U.S. Centers for Disease Control (CDC) highlights Hep B Free and Hep C Task Force for Los Angeles and San Francisco as part of nearly 100 testing events across U.S.
SAN FRANCISCO AND LOS ANGELES, CA – May 19, 2012 – Fresh on the heels of a major announcement by the U.S. Centers for Disease Control and Prevention (CDC) to expand hepatitis C testing to include all baby boomers, CDC officials were on the West Coast to highlight community testing efforts for both hepatitis B and hepatitis C as part of nearly 100 hepatitis testing events across the U.S. during the month of May.
“Chronic hepatitis B and hepatitis C can harm the liver, leading to cirrhosis and liver cancer, which is now the fastest rising cause of cancer-related deaths in the United States,” declared Dr. John Ward, Director of the CDC Division of Viral Hepatitis. “Tragically, because three in four people living with hepatitis B or C do not know they are infected, they do not receive antiviral therapies that can stop the progression of their disease and protect their liver from further harm.”
The CDC declared May to be Hepatitis Awareness Month and the U.S. Department of Health and Human Services announced the first National Hepatitis Testing Day in response to the severity of the hepatitis B and C epidemics in the country. It is a key component of the federal government’s National Viral Hepatitis Action Plan. Millions of Americans are not aware they have chronic hepatitis B or C, leading to advanced liver disease, expensive liver transplants, and liver cancer. 1 in 12 Asian Americans has chronic hepatitis B. African American, Latinos, people with HIV/AIDS, veterans, and those in the Baby Boomer generation are disproportionally affected by hepatitis C.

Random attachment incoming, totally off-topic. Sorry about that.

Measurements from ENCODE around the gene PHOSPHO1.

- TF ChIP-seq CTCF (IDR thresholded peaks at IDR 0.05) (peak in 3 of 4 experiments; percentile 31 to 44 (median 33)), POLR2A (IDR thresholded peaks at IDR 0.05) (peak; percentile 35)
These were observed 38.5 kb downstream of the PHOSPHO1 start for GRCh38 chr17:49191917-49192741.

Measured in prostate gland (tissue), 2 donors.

“Chronic hepatitis B and C have had a significant impact on San Francisco, and yet receive relatively little attention. We are proud to welcome the CDC on this inaugural National Hepatitis Testing Day to raise greater awareness,” said San Francisco Mayor Ed Lee. “We need to educate the community and promote testing, vaccinations and treatment. Not only will San Francisco be the first City in America to be Hep B free, but we will also lead the charge to end Hep C liver disease as well.”
In response to the call for Americans to know their viral hepatitis status, the San Francisco Hep B Free campaign and the San Francisco Hepatitis C Task Force collaborated on a unique project to conduct the largest joint testing event in the nation to provide free hepatitis B and C screening and education at the Asian Heritage Street Celebration in San Francisco. The day prior, Hep B Free Los Angeles and the Hep C Task Force for Los Angeles also collaborated on a major outreach event to spread hepatitis prevention efforts attended by more than 35 media representatives including both Asian and mainstream news outlets.
“Viral hepatitis is a serious public health problem in all of California, including Los Angeles,” said Dr. Heidi Bauer, Chief of the Sexually Transmitted Diseases Control Branch for the California Department of Public Health, who joined the Los Angeles press conference. “We are excited to support the great work by Los Angeles County and their community partners at Hep B Free LA and the Hepatitis C Task Force for LA in bringing attention to this issue.”
“San Francisco and Los Angeles took an important step forward in the fight against viral hepatitis,” said Ted Fang, co-founder of the Hep B Free movement. “Hepatitis B and C advocates will continue to work together to make sure that everyone knows how to prevent viral hepatitis and for those who have hepatitis B or C to know their status and be linked to lifesaving treatment and care.”
“We won’t win the fight against viral hepatitis without leadership at the national, state, and local levels,” added Robin Roth, co-chair of the San Francisco Hepatitis C Task Force. “We commend the CDC for establishing this historic testing day and our elected officials in San Francisco who have committed to addressing the growing epidemic.”
For more information about National Hepatitis Testing Day, go to